Wind, Rain, Leaves


Our northeaster is beginning to pass on, with more cold in its wake.  Any time now we can anticipate Indian Summer, then the final chill down.  These dogwood leaves hardly notice the rain, they just lose their chlorophyll and reveal their true colors.

A cynic would say that is just like an American election these days _ as soon as the storm passes on and the results are in, the coldness returns.  Politicians lose whatever camouflage they were displaying to get votes and return to their true color before drying up and uselessly dropping to the low ground.  But, naturally, I follow nature and am not permitted to be a cynic.

What look like elf weapons hanging from the sweet gum tree in front of Coindre Hall.  These handsome leaves are moving right along with everything else.  Today the wind has a bite _ I’m wearing a wool cap for the first time _ and there remains an off and on drizzle from the storm out over the Atlantic.

I’m about halfway to getting out the regular fall gear and putting away the things of summer.  The yard, too, is hung between seasons:  the hoses are still out, the leaves don’t need raking but the grass needs a final clip, all the stakes should be pulled out, but the bulbs are in.  Then comes the real changeover, which somehow always coincides with Halloween and the end of daylight savings time.


Reeds near high tide, with subtly colored trees in puppy cove behind.  Like any other of the many pictures I take, really, yet each photograph is never quite the same.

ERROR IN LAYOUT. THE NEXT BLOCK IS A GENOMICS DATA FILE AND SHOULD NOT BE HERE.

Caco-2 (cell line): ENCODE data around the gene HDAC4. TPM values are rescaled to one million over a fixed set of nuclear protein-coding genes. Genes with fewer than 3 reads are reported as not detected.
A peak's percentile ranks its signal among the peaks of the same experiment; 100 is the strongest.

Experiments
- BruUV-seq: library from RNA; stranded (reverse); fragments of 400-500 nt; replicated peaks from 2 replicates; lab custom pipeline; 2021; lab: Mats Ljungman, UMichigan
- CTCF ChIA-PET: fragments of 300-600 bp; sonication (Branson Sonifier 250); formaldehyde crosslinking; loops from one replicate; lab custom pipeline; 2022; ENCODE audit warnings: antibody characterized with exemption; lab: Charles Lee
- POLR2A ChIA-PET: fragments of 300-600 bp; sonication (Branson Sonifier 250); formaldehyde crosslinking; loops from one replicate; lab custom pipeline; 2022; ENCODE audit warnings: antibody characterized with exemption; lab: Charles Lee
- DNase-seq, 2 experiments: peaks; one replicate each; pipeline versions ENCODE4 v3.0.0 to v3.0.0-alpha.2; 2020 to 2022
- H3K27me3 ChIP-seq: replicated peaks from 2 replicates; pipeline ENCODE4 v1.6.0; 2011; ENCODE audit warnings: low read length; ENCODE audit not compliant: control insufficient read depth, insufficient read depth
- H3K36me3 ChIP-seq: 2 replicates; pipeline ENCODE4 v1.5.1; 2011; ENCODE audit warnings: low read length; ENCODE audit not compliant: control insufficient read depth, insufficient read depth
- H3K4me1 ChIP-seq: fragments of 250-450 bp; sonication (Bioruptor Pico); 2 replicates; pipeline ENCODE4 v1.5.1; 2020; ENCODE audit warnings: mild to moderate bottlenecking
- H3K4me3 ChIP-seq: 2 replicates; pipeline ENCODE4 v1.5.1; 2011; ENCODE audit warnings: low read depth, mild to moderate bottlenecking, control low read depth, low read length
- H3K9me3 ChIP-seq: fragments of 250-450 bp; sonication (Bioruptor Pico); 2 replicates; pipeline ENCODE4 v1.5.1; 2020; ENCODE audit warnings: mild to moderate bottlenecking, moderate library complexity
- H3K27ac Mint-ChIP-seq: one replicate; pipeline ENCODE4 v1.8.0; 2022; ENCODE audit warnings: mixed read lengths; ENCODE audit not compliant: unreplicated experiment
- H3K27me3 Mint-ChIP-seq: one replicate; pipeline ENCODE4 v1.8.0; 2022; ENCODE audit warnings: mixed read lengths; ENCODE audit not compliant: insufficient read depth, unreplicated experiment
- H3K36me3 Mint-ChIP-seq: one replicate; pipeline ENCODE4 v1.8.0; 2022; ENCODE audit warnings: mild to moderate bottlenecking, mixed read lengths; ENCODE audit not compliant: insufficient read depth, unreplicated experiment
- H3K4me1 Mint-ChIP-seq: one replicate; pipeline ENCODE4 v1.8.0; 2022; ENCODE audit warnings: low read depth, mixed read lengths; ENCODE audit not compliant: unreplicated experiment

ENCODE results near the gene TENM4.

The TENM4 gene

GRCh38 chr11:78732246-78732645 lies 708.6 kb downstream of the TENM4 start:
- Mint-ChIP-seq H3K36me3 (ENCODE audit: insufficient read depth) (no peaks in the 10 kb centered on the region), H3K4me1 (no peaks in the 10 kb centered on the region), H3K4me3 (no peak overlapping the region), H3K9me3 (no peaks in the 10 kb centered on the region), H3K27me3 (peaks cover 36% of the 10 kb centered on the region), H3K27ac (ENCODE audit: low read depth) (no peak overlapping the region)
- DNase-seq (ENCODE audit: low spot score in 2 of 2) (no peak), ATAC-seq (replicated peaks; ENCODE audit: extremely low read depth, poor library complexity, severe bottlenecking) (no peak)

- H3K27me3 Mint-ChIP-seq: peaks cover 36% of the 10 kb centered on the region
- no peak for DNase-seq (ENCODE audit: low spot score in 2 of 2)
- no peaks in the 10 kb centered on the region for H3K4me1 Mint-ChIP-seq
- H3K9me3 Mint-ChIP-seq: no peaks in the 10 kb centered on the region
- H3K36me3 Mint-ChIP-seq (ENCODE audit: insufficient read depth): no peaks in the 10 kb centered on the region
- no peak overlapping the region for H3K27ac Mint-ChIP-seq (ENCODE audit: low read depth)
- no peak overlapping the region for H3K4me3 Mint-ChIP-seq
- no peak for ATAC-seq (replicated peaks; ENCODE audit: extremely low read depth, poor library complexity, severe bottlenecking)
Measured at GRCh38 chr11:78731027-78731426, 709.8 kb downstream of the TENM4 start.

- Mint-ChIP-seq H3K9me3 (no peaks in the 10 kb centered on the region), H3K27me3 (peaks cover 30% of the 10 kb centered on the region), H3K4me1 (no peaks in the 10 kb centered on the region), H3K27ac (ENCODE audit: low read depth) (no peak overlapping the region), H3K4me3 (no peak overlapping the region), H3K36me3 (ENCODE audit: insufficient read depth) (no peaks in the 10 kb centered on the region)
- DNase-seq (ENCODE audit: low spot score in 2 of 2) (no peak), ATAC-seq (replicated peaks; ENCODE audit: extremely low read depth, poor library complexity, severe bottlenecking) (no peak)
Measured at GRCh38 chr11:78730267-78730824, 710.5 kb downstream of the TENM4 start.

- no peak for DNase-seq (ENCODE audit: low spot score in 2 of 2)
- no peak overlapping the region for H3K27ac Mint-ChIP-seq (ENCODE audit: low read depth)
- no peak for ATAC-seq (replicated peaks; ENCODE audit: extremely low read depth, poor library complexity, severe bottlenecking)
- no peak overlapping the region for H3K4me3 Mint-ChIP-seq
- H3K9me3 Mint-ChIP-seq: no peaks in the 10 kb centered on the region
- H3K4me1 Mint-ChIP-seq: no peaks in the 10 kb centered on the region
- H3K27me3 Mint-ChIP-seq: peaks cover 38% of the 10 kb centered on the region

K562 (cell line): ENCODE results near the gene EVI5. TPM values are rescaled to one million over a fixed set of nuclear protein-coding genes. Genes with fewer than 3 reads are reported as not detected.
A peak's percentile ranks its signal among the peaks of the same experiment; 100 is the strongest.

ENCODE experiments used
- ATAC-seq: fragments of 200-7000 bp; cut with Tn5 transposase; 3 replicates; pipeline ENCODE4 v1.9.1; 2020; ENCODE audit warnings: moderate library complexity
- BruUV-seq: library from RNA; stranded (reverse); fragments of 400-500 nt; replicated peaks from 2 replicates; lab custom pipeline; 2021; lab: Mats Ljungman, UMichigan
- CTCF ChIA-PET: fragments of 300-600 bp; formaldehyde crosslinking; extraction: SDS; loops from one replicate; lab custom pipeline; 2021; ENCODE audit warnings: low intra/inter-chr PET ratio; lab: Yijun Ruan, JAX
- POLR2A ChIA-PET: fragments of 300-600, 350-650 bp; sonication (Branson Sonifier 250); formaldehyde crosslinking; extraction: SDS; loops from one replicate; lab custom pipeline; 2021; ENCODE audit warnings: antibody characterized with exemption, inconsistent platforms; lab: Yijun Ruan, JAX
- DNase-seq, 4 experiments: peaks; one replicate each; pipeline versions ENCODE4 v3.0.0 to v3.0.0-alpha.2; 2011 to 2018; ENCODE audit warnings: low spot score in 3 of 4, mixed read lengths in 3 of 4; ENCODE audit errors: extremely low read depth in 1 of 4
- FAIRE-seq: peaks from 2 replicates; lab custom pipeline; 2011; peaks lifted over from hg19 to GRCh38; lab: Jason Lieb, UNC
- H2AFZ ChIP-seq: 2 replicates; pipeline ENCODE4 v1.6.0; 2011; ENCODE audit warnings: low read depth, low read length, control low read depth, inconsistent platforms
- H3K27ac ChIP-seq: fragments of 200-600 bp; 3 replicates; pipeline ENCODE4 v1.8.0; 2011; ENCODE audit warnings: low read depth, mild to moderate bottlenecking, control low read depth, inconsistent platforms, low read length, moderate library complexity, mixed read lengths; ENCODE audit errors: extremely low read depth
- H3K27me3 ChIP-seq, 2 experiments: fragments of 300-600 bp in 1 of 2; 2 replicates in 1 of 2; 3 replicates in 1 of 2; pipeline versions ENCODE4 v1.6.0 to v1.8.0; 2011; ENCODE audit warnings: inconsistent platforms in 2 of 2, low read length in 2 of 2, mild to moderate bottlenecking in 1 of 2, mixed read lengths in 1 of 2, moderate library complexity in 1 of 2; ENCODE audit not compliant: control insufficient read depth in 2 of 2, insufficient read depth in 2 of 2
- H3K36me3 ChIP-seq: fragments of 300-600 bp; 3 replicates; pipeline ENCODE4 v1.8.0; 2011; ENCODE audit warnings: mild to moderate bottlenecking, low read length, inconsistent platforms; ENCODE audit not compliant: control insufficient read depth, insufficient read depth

Each moment is infinitely different from all others, yet each is basically identical.  Each day I am identical to who I was yesterday, yet entirely different.  That is true at a quantum level for everything in the universe, even a rock.  Such contradiction is part of the fabric of which our consciousness is woven.  Miraculously, as humans, we can be aware of each truth simultaneously.

Some of the fascination with fall foliage is how its effects can vary from subtle to dramatic.  Flaming orange maples or brilliant scarlet hillsides are the standard calendar book views, but autumn also announces in thinning brightly tinged leaves that almost seem an illusion.  We adjust so easily that after a moment any strangeness is accepted as common, and we go back to looking for something new and different.

Perhaps that is part of our evolutionary heritage, in which we always had to be on the lookout for dangers or food opportunities.  One of the glories of being human is that we include such mechanisms, which is why an artificial intelligence should it ever be possible would not be nearly human _ none of these instinctual and subtle facets of consciousness would be present. 


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